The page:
In the motorcycling world there is a saying: “there is no replacement for displacement.”

Displacement is the size of an engine, a bigger displacement means a faster engine. That saying highlights that you can try to put a better carburetor or improve the coils, spark plug, and air filter, and all those things are nice, but they cannot hold a candle to sheer size. If you want to go faster you need to get more gasoline in the motor and to do so the motor has to be bigger.

Sometimes I hear people complaining about LuxRender’s speed and that surprises me quite a bit. I don’t think that everybody realizes how fast LuxRender really is. The fact is that often LuxRender is made to run on limited machines and that is not an issue of software but of hardware, aka the displacement that we just mentioned. This is similar to trying to run a car race with a Prius. I love energy efficient cars but if you need to haul ass then you need displacement.

When we look at the evolution of CPUs, the old model focused on single-core processors that were made to go faster every 12 or 18 months. That model lasted from the early 80’s to the early 2000’s. During that period processors became faster and faster and software was strictly sequential:  instructions were executed one at a time. In the past few years a shift has happened and I’m not sure that everyone is aware of this. Processor speed has not gone up much. We inched up a little bit but the jumps of the past are gone and are not coming back any time soon. My MacPro, a 2009 model, has 8-core Xeon processors at 2.26Ghz and this is a five year old machine now.  Five years later the top speed of Intel CPUs is at a mere 3.9Ghz. We are not going to see a 8Ghz or 10Ghz processor the next year or in two years. On the other hand, processors started gaining multiple cores and today it’s common to have PCs with 8 cores or even more.If you are running with anything less than eight cores, in 2014, you are severely penalizing your performance. Dual core or quad-core machines are simply not up to today’s challenges when it comes to computer graphics.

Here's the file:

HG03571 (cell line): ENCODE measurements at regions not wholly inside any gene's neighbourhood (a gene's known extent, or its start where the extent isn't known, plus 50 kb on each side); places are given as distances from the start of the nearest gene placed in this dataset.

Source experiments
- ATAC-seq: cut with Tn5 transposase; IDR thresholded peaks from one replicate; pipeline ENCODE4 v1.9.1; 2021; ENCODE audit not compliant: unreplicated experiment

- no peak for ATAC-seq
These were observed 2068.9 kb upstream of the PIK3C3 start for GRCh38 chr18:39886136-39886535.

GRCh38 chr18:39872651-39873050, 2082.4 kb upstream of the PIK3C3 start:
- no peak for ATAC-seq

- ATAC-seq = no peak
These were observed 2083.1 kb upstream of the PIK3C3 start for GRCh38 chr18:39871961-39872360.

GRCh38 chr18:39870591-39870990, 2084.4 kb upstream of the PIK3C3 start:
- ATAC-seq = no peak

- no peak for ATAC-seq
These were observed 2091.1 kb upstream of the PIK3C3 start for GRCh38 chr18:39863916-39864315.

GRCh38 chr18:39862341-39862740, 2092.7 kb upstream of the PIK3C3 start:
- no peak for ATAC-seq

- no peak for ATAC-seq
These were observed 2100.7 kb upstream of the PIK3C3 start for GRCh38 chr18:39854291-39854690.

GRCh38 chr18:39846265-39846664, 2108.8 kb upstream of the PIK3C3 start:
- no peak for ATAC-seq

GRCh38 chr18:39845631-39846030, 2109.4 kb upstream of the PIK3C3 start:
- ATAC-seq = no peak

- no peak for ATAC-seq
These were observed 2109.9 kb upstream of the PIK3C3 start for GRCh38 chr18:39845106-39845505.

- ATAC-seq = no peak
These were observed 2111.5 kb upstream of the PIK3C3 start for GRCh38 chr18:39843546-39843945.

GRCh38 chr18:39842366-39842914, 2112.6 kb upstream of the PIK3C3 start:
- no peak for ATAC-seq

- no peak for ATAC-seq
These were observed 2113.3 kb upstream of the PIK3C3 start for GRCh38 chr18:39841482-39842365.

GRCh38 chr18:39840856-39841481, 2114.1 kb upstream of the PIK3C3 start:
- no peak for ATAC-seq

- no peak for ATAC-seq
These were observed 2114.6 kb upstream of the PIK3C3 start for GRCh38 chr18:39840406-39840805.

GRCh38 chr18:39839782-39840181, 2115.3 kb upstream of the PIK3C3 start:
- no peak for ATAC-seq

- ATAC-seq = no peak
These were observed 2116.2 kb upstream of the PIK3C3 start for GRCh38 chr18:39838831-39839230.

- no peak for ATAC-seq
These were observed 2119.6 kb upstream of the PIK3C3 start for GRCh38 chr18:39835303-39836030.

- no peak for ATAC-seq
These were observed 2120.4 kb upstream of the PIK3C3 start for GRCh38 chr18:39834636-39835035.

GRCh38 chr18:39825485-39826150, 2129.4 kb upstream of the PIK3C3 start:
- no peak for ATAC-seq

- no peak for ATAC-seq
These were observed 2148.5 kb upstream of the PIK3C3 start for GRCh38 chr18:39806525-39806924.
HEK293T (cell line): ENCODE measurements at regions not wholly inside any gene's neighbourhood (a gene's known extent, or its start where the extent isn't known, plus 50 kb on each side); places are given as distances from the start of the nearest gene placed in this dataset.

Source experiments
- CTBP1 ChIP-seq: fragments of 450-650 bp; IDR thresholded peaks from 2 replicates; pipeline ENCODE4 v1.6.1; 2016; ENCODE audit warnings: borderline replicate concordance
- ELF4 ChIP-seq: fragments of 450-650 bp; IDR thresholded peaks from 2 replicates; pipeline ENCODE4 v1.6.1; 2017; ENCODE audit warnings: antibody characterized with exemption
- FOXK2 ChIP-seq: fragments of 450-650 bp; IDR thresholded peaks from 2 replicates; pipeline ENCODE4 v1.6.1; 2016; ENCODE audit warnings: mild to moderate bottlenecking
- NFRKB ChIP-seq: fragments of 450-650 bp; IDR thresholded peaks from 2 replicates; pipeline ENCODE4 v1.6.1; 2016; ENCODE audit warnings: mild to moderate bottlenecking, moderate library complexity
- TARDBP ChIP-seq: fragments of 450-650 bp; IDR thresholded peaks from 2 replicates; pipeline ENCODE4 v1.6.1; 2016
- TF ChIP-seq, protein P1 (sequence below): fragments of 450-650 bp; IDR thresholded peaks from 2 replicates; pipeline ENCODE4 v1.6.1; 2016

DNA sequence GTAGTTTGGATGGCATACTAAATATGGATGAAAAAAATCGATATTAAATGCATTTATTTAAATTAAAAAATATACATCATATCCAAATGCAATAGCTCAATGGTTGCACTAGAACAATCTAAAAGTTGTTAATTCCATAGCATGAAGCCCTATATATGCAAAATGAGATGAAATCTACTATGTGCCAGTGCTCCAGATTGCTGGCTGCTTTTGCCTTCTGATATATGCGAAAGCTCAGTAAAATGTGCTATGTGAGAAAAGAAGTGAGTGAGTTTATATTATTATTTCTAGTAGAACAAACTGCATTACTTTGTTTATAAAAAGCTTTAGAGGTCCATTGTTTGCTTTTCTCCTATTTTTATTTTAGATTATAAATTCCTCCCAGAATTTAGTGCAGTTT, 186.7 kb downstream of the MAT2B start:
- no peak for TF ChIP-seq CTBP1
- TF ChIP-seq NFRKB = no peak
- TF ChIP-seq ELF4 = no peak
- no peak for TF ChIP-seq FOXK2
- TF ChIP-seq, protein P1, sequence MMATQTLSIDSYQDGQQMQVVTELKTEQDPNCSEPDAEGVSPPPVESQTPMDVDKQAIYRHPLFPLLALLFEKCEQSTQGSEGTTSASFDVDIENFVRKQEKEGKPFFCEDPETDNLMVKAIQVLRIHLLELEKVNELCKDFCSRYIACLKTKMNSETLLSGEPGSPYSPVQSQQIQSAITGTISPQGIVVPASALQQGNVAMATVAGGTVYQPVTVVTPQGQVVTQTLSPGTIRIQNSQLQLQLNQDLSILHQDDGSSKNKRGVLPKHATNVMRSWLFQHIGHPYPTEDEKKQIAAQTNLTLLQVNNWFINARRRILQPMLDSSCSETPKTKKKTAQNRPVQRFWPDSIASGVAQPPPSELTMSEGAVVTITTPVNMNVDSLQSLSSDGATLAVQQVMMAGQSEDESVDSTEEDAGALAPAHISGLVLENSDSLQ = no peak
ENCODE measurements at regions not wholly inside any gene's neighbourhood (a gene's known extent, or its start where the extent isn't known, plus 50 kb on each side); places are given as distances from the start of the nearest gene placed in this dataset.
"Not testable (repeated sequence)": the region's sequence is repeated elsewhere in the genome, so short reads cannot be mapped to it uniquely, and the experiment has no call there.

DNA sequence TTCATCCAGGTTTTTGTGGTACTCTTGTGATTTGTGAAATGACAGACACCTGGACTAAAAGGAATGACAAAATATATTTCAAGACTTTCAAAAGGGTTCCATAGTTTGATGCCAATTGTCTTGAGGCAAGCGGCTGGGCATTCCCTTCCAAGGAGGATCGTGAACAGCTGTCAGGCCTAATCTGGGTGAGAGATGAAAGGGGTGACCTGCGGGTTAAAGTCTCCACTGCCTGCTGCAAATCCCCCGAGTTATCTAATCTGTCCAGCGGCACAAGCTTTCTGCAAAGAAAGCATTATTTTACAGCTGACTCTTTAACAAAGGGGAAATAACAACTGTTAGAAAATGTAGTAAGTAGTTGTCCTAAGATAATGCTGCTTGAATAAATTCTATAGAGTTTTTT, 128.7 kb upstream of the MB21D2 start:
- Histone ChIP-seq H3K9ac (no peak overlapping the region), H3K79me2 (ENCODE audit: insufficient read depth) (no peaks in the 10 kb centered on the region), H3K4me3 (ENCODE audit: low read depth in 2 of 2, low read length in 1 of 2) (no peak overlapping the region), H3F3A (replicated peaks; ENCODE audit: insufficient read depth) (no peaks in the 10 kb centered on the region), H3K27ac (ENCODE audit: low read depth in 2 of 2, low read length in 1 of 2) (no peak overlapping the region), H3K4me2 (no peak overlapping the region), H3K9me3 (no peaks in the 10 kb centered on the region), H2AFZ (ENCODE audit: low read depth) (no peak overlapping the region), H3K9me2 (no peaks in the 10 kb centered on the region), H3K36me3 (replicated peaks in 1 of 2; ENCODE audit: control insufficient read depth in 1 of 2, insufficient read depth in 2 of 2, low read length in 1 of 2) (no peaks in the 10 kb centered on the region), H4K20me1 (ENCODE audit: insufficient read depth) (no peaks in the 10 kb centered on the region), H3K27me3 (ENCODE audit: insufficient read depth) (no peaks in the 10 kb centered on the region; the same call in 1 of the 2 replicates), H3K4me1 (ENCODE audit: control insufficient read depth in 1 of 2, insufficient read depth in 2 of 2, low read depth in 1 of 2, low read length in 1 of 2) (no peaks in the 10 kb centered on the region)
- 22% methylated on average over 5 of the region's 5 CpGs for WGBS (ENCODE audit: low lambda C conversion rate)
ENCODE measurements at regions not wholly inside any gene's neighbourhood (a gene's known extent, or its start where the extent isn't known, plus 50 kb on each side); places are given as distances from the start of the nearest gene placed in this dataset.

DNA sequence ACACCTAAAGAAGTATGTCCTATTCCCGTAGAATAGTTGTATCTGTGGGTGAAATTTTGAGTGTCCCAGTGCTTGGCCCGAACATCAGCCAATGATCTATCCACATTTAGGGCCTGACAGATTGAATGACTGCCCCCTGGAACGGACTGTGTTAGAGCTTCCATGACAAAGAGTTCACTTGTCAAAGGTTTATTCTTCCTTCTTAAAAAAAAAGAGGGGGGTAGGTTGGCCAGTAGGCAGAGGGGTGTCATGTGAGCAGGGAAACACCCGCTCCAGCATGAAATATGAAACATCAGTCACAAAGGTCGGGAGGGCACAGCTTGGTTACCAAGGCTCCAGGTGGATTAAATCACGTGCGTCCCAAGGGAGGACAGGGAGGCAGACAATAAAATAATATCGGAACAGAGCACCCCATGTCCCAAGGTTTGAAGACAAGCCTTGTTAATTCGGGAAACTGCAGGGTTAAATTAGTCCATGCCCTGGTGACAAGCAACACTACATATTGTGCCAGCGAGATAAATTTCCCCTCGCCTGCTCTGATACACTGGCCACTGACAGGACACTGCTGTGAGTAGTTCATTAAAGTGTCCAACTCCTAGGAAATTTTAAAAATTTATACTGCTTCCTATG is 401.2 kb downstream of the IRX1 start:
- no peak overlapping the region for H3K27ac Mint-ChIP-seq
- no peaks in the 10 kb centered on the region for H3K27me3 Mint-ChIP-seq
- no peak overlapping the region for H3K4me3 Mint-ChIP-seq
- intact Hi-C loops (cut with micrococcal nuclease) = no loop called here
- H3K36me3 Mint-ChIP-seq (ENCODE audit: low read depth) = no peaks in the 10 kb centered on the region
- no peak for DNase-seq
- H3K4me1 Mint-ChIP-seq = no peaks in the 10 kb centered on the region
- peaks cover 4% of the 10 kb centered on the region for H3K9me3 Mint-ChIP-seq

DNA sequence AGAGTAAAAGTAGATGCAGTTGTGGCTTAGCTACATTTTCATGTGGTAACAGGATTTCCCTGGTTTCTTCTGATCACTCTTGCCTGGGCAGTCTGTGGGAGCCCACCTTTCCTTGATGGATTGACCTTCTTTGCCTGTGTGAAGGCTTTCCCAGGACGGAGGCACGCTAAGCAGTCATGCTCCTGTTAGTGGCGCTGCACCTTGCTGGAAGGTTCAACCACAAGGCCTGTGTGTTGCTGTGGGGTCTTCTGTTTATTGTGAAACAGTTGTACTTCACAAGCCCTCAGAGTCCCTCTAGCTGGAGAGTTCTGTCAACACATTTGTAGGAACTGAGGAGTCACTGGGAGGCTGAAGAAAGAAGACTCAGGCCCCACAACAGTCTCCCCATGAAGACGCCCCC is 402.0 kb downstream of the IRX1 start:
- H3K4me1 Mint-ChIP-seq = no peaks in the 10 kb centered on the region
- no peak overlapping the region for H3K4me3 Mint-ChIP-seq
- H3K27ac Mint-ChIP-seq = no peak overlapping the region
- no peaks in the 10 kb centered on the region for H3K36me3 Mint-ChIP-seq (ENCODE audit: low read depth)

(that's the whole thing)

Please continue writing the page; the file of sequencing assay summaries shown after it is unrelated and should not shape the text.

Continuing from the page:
LuxRender is a highly-parallelized program. It will take any amount of cores in your machine and push them to the max with the result of increasing rendering speed dramatically. This model, of highly parallelized execution, is where we are going. More and more software is designed to work in that way.

My friend Cirstyn, who is the head of Northern Studios, and a well-established 3D artist doing advertising work for AMD and other high-profile companies, told me recently a funny story. When she first heard of Reality in 2010 she discarded it as being bogus. The reason was that she saw the promos for the product and concluded that it was impossible for the software to do what it claimed in the time claimed to make those images. You see, the time was just too short for her to be believable. This is from an 3D expert used to run program like 3D Studio Max in conjunction with multiple renderers. She is acutely aware of the time that is needed to render good images. Brutal deadlines for multi-million dollar companies made her understand how software renders and at what level.